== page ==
Barrel washers, especially those constructed of wood staves, can be challenging to sanitize and dry. The gaps between the wood staves and round hoops tend to accumulate dirt and food debris. When water is introduced, it becomes a transmitter of anything that’s on one part of a machine and moves it to another part.
Callahan said barrel washers are often converted to stainless steel. However, the smooth stainless steel makes it difficult to tumble vegetables properly, so the grower sometimes adds carpet and wood planks to provide friction while tumbling the produce. The challenge becomes how to clean carpet in a way that you’d want to eat from it. Instead of carpet and wood, Callahan suggested using removable stainless steel L-channels or brackets to turn the product. “We need to be able to tumble the product,” he said, “but we also need to be able to get things out of the machine.”
The addition of carpet to an apple sorting table softens the impact of fruit on metal but can be difficult to clean. Callahan suggested using pool noodles that can be removed for thorough cleaning and sanitization. “The key point is to make sure surfaces on equipment are smooth and cleanable,” he said.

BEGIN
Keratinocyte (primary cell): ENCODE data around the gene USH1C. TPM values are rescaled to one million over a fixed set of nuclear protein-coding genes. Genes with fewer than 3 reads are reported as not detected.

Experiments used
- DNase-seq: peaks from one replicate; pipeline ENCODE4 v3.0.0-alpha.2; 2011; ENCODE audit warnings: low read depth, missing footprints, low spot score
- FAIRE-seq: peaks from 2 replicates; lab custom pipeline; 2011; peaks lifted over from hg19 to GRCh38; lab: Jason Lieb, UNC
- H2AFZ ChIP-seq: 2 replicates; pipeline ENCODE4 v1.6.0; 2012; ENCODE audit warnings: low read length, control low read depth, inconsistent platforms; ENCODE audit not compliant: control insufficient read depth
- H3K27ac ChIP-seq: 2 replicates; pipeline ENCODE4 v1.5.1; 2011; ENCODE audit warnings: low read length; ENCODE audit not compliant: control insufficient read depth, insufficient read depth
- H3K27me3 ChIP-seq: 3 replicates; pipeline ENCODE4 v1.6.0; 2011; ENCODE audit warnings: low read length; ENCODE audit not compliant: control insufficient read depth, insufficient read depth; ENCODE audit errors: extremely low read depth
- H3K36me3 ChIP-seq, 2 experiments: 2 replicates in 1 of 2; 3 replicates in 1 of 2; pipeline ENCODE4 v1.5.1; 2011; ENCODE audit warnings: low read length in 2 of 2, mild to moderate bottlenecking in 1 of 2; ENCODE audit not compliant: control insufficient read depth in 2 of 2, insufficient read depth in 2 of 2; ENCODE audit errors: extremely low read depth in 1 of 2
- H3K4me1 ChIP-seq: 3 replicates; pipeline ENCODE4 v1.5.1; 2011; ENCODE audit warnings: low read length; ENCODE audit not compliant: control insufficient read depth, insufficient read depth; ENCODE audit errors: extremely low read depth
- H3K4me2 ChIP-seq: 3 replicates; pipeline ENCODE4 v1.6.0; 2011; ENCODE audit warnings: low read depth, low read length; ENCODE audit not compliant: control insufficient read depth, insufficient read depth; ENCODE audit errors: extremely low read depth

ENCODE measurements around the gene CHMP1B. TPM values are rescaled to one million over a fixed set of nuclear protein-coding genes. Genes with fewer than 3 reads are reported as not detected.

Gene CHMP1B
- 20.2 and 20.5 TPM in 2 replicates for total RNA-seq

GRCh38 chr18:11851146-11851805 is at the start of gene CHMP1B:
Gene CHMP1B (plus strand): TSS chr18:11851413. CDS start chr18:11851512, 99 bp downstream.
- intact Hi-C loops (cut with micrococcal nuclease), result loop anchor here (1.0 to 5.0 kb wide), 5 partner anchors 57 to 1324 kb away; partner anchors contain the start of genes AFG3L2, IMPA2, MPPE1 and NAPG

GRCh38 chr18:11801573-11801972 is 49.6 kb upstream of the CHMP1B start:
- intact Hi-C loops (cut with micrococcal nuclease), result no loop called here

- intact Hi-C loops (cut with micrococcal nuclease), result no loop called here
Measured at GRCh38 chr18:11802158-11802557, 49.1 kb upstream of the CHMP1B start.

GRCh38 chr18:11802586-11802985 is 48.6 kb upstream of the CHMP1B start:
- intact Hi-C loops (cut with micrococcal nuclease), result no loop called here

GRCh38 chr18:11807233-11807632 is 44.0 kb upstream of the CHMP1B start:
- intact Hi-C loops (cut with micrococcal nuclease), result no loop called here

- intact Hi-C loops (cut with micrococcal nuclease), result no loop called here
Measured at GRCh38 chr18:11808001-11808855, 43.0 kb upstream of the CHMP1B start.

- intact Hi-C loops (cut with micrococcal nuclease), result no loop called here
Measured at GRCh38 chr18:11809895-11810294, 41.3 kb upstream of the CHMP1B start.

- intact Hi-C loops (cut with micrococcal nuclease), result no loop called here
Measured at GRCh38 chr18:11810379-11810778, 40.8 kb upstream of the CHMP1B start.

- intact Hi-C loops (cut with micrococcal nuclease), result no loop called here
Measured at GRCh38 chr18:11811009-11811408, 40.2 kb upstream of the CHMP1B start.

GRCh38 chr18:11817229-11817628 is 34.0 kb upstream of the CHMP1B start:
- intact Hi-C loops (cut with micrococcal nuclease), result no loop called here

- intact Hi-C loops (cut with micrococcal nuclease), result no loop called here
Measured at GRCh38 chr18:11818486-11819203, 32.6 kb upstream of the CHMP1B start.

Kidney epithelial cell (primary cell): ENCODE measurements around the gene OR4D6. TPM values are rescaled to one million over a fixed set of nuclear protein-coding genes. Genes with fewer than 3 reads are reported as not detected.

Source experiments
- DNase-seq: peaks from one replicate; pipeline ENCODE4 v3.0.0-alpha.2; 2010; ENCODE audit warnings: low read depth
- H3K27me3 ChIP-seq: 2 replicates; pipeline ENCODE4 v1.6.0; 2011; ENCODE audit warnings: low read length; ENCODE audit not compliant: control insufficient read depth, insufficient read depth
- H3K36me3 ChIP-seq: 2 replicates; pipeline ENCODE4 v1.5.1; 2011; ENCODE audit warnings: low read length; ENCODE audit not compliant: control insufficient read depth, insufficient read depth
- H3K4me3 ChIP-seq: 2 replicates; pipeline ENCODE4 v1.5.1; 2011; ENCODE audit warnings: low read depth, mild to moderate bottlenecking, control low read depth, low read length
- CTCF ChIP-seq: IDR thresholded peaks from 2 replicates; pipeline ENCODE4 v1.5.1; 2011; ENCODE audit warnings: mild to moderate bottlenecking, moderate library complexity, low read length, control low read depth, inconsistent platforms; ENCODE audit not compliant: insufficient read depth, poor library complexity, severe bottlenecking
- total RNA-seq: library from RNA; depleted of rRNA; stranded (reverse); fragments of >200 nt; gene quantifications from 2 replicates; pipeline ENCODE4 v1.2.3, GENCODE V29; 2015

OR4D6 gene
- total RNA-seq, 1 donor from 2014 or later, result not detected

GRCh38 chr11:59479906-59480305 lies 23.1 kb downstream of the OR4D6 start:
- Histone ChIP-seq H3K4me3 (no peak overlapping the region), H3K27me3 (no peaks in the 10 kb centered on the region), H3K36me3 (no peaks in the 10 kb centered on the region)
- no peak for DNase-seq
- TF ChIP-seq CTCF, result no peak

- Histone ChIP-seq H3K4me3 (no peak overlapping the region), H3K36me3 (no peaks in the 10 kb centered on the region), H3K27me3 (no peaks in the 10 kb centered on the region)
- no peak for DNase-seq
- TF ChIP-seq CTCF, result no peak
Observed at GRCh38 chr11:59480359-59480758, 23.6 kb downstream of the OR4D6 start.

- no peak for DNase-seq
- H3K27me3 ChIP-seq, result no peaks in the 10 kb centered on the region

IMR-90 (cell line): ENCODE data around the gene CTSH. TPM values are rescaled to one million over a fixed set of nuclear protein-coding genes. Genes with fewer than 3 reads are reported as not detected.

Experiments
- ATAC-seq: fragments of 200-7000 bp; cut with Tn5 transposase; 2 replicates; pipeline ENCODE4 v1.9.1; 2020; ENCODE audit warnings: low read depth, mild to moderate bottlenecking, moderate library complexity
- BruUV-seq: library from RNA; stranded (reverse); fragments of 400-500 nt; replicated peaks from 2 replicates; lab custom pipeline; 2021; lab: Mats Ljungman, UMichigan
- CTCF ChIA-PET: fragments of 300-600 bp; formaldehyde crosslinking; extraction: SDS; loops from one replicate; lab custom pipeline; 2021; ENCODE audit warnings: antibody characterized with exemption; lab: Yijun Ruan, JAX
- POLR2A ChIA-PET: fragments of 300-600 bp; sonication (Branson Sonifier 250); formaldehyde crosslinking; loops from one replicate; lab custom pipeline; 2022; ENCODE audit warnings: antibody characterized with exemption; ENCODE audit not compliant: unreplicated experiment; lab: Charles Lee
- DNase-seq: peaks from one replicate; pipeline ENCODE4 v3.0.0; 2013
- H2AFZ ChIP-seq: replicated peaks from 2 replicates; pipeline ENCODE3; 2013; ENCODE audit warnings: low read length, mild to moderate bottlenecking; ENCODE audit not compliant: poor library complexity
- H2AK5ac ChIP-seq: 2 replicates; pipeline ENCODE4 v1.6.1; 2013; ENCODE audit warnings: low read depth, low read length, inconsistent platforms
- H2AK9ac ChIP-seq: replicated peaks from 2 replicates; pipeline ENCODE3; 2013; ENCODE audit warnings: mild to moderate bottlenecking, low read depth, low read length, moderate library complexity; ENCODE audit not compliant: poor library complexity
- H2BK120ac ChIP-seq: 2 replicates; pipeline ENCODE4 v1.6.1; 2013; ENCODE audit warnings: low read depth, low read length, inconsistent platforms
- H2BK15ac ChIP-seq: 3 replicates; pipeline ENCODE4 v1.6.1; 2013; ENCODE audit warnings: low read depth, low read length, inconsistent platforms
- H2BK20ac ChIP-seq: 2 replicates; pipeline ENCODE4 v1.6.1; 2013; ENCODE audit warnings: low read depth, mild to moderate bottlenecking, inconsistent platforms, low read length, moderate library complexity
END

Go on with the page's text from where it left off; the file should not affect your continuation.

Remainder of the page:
Avoiding collection or harborage points involves eliminating any areas where water or organic matter (soil, plant matter) may collect that can lead to pathogen growth. Look for niches, lap joints and sandwich joints that need extra scrutiny. Flat or concave horizontal surfaces should also be avoided. Callahan said intermittent welds in steel material can lead to harborage while a continuous weld that’s been ground smoothly helps deter accumulation of organic material.